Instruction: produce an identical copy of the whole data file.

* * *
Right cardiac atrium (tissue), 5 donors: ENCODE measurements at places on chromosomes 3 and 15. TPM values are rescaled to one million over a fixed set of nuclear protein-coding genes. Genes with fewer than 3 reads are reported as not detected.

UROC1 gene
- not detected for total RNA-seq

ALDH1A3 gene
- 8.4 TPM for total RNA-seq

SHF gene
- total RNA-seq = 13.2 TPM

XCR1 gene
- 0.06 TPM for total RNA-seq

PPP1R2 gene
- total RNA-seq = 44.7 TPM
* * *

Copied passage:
Right cardiac atrium (tissue), 5 donors: ENCODE measurements at places on chromosomes 3 and 15. TPM values are rescaled to one million over a fixed set of nuclear protein-coding genes. Genes with fewer than 3 reads are reported as not detected.

UROC1 gene
- not detected for total RNA-seq

ALDH1A3 gene
- 8.4 TPM for total RNA-seq

SHF gene
- total RNA-seq = 13.2 TPM

XCR1 gene
- 0.06 TPM for total RNA-seq

PPP1R2 gene
- total RNA-seq = 44.7 TPM